We want to walk the talk of sustainability and learn from the experiences of other companies in our ecosystem. We recently asked one of our partners—Microsoft, a company with massive impact—to talk to us about the experience of a company that has already committed to the net positive path. We talked about the importance of a purpose statement as well as the example of leadership in sustainability. One important element we discussed was innovation. This discussion was less than a week away from COP27. We also spent significant time discussing the importance of responsibility in the supply chain. Scope 3 is now considered the most critical element to tackle in the challenge of decarbonization. Microsoft has one of the most aggressive decarbonization targets that includes wiping out not only its future emissions but its historical emissions as well. The focus now must be on how to transform pledges into action. 

In March 2023, o9 will launch its sustainability solutions suite of application services in the Digital Brain platform. o9 will be the first client of these new product capabilities, as we are using the Digital Brain as our carbon management tool. 

Though we are still in the early stages of our sustainability journey, we are more convinced than ever that real transformation will only happen through the collective efforts of an ecosystem. We are shaping our supplier engagement process with this guiding principle in mind. As a software company, we don’t have a supply chain with a heavy carbon footprint, but we need to dig deeper to understand the pain points of our suppliers. We are also renewing our materiality assessment which is a documented understanding of the impact categories of greatest importance to our stakeholders. Materiality is derived by actively engaging and building relationships with our investors, our partners, our clients, and our employees.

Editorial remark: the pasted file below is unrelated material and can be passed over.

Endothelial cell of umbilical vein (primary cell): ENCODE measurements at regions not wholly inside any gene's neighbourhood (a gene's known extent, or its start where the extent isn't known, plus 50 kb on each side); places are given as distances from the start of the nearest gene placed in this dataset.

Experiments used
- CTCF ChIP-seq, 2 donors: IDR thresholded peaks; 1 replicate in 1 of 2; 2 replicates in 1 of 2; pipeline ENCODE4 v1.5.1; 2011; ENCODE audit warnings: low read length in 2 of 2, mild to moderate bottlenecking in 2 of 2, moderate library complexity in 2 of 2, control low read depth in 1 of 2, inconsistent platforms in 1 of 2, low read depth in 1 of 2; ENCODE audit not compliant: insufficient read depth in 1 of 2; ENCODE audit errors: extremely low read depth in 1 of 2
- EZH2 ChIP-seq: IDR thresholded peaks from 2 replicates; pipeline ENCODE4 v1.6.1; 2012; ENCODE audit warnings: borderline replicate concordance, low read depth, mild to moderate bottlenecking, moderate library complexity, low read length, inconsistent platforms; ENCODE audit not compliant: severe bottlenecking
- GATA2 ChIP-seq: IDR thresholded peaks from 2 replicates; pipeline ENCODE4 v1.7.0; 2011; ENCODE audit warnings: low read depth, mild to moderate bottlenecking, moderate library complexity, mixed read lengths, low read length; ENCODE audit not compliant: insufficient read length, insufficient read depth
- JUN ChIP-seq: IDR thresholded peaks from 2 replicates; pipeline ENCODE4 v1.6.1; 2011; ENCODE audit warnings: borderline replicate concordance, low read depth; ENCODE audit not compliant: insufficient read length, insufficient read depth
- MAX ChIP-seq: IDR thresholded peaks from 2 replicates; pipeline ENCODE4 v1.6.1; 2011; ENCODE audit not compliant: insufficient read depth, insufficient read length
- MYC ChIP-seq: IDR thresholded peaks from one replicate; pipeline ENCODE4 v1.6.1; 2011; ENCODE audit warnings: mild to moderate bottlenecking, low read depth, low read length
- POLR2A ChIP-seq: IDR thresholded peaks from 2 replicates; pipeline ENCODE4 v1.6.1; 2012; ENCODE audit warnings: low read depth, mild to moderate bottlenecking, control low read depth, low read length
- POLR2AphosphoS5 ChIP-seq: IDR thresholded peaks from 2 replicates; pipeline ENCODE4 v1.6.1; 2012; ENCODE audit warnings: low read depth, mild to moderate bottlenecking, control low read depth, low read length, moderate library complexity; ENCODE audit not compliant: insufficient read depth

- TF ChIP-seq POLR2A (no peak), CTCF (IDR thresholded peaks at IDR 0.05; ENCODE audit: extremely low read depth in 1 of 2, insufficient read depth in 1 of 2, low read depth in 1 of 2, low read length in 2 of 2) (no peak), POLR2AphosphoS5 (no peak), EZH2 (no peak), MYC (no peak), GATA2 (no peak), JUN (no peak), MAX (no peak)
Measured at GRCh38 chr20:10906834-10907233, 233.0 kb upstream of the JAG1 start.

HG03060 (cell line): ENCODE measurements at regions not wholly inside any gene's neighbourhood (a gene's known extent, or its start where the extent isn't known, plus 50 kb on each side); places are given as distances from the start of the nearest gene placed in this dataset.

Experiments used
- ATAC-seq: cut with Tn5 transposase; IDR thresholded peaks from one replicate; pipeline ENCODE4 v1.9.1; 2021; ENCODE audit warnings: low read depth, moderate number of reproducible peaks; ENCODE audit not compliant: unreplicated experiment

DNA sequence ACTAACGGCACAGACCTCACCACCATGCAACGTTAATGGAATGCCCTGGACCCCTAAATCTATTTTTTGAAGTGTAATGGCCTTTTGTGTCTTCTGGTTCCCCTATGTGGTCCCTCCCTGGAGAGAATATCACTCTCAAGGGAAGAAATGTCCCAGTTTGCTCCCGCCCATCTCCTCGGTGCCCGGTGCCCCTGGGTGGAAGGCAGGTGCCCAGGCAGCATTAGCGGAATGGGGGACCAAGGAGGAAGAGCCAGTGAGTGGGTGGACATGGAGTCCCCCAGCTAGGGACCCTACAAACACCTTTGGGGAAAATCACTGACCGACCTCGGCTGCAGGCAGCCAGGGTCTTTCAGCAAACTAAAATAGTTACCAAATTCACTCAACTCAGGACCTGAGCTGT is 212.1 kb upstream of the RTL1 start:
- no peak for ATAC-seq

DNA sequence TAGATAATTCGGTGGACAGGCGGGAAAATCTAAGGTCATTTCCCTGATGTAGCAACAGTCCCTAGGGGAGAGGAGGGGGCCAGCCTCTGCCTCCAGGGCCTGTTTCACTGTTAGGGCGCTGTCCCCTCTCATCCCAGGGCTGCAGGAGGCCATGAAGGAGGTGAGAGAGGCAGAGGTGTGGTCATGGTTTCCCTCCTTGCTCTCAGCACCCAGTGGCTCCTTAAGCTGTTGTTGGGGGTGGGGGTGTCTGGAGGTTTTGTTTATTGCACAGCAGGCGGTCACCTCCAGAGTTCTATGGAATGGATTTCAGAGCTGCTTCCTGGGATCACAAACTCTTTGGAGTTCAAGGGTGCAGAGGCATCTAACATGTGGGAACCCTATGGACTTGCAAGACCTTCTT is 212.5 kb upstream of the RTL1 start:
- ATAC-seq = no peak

It’s clear that it all comes down to open and transparent communication. 

Now is the time to strengthen relationships—after all, it’s about human-to-human interaction. Remembering that African proverb, “If you want to go quickly, go alone. If you want to go far, go together”. There are great examples of business leaders who are charismatic relationship builders, like Salesforce’s Marc Benioff; it is no accident that Salesforce is now the most impactful tech company in the world. The World Economic Forum is another example of multi-stakeholder relationships that move the needle in terms of impact, precisely because their way of action is based on building those close-knit relationships between high-impact stakeholders. In conclusion, honest and successful sustainability transformation is a combination of digital transformation and embracing the right tools to accelerate the path to a more sustainable world, but it’s also about going back to the basics and embracing human-to-human relationships.

To learn more about our social impact initiatives, visit: Social Impact | o9 Solutions

Christina Andreou

Christina Andreou is leading the internal sustainability transformation of o9. She has a background in sustainability, business, and technology.